Turning down Newbury Street on my walk, I catch sight of myself in a shop window: mask, sunglasses, no longer the brunette I was just a year ago. I don’t avert my gaze but take in the new reality — a full head of gray hair.
Even though salons in Boston opened months ago, I’m still waiting to make my first appointment. My husband, Art, and I agreed in March 2020 that the eventual loosening of restrictions imposed by the pandemic wouldn’t apply to us until there was a vaccine and treatment for the disease. In our mid-70s with pre-existing conditions, we choose to tough it out, believing we’d be safer at home.
I’d been talking to friends about wanting to let my hair grow out for years, for so long that no one believed I’d ever be ready to say, "No" to the fine shade of brown, "No" to the chemicals, "No" to the expensive highlights. The pandemic was like a shove off the dock, forcing me to swim in the deep, murky lake, ready or not.
How did it start, this dependence on a dye job every month? I remember the moment. My hairdresser and good friend Franco said to me, scissors in hand as I sat in his chair, both of us peering into the mirror before us, “Janet, you may not want to hear this but it’s time for some color. Think about it before your next appointment.”
He said the emerging gray wasn’t enough to be striking but just enough to deaden my fair skin. I was in my early 40s, living in Manhattan, trying to balance life as a single parent with my career aspirations. I needed to look good, not deadened. And although I hated the stench of chemicals, the time and money required to put a little color in my hair, he was right. I did look better, or so I thought.
Coloring my hair was never about denying my age. I've always been quick to say how old I was, probably to a fault in my corporate life before I retired. I’d find some way to slip my age, or the year I graduated from college, into conversations, feeling the need to deflect any suspicion that I was too young or inexperienced for my position as a managing director at a large financial services company. I was the same age as the men at the very top of the organization. I wanted them to know that in the early 60s we could have been sitting side-by-side in algebra class. It may sound defensive, but I was a small woman — barely 5’2” — who was always mistaken as younger than I was. I claimed gravitas using any available evidence.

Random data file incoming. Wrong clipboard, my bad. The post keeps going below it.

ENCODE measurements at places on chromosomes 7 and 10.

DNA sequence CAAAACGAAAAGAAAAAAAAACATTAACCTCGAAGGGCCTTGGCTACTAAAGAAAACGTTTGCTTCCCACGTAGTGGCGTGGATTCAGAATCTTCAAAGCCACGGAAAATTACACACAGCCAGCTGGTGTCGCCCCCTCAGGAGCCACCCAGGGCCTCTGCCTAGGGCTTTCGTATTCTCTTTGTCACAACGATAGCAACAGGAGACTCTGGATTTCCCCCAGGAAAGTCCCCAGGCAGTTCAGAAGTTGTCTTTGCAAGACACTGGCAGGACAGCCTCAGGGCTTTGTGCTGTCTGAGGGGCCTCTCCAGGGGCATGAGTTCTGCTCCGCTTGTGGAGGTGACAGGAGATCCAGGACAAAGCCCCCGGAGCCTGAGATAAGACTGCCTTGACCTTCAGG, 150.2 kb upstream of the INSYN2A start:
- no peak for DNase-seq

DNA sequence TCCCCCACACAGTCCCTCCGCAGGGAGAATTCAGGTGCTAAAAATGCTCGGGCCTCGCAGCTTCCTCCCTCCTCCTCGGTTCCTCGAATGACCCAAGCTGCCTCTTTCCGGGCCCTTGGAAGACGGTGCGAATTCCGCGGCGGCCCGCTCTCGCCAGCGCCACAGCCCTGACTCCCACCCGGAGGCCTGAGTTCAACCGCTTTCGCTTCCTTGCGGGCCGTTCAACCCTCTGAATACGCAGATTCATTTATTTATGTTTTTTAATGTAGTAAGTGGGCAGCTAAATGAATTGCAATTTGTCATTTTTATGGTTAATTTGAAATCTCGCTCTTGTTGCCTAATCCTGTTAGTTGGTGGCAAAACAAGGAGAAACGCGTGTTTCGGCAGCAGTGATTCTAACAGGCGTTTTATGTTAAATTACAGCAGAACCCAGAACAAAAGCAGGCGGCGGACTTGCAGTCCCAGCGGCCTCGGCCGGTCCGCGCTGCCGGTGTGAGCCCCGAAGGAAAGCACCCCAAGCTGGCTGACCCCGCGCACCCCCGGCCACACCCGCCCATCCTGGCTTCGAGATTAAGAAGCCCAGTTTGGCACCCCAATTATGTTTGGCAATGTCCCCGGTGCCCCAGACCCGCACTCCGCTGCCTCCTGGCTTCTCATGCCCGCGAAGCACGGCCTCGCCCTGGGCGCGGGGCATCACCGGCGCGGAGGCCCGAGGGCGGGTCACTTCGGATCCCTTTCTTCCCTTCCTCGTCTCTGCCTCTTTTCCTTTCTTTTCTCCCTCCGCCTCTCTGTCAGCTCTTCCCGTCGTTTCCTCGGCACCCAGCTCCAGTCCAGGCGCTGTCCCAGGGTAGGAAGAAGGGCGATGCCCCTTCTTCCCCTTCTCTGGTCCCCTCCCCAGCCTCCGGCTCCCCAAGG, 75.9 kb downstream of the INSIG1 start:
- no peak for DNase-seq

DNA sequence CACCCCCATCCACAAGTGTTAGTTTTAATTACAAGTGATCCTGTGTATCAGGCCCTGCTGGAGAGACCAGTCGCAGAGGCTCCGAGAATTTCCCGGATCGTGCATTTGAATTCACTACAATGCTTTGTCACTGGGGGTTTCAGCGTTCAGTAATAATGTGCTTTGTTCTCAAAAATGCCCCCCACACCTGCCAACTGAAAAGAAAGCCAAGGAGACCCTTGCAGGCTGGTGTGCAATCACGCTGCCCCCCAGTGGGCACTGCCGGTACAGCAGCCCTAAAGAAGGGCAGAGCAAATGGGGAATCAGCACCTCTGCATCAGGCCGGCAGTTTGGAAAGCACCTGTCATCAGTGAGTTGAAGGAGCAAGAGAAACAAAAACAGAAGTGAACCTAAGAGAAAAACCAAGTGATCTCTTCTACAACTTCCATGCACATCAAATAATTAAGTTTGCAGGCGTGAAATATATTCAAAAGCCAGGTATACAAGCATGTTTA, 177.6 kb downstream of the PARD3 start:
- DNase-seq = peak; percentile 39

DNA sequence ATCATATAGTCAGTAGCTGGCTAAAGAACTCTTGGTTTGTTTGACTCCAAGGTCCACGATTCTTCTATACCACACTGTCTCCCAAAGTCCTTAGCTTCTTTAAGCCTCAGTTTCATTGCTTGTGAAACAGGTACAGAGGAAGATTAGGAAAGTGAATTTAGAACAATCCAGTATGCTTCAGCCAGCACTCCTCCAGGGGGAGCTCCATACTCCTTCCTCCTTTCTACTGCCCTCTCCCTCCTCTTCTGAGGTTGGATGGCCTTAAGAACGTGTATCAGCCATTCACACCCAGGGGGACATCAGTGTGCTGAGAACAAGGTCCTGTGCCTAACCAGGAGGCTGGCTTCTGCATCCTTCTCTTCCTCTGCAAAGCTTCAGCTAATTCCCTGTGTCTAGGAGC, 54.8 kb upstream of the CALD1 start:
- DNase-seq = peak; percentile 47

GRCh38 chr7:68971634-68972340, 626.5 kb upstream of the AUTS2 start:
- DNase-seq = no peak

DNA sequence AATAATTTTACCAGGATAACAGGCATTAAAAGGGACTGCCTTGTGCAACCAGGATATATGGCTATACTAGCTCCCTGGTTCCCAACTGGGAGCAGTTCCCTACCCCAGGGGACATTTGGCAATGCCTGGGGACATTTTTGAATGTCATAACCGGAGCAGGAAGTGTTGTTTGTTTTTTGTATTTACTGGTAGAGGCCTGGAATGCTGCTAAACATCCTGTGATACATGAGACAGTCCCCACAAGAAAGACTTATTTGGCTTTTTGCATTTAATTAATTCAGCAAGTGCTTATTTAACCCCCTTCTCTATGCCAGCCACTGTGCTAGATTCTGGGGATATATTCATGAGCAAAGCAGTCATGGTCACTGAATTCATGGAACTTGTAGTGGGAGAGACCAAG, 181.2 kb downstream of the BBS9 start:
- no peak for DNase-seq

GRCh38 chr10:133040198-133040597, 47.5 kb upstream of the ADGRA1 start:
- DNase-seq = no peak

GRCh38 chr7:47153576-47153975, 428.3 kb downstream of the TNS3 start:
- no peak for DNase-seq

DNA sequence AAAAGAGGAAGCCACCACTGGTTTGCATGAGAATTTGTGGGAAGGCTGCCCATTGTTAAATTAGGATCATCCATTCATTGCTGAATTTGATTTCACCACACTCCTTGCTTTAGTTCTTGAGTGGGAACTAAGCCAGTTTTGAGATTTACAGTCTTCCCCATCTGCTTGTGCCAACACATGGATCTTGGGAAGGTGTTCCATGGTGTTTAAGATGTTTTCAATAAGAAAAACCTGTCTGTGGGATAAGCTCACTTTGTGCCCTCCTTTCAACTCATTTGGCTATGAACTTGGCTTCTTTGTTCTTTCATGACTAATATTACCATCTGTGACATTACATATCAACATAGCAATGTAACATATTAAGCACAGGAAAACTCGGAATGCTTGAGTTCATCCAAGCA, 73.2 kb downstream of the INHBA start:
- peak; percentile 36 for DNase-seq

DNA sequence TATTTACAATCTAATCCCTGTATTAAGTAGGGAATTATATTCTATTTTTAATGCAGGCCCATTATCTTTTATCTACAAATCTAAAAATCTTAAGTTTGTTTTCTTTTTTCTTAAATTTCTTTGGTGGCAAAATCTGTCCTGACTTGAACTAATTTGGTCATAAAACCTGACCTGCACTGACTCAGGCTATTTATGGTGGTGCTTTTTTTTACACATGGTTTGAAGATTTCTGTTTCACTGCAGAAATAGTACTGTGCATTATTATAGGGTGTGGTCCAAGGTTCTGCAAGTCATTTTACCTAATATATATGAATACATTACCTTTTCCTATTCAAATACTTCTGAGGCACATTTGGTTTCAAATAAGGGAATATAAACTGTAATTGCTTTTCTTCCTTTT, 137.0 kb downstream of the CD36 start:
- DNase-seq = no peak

Was there an invisible turning point where trying hard to look good backfired?
My hair appointments became routine. In my 60s, retired, I began noticing older women with beautiful, uncolored hair. The salt-and-pepper and the silvery-white would catch my eye and I’d ask Art, “See that woman? Don’t you think her hair is gorgeous?” He’d nod in agreement. I began to envy those self-possessed women who sparkled confidently in the light. What might my natural shade look like?
I also noticed elderly women whose dyed hair made them look desperate to appear younger than they were. A color that might have worked well during their 50s and 60s no longer complimented their skin. My original reason for coloring my hair was to look good. Was there an invisible turning point when trying so hard would backfire? Yes, I concluded, time to get ahead of that curve.
Heading home from my walk, I’m happy for the women and men who’ve been seeing a professional and have reclaimed a look they’ve missed, and for the barbers and stylists who have been able to survive the lockdown and are back at work. Art and I have been trimming each other’s hair with a barber kit he bought online, and although our cuts are choppy, they’ve been sufficient. Watching a stripe of gray hair reach my earlobes wasn’t so bad. A baseball cap, a chic fedora and a headscarf like Rhoda's saw me through days when I was sick of the patchy look.
Washing my hands, I study my hair in the bathroom mirror. I believe it’s thicker, healthier in its natural state. Lucky to be old enough for the vaccine, I’ll be fully immunized soon. Sometime in late March or April, I plan to sit in the salon chair again for a good haircut, but I’ll keep the gray. The shine catches the light and puts a smile on my face.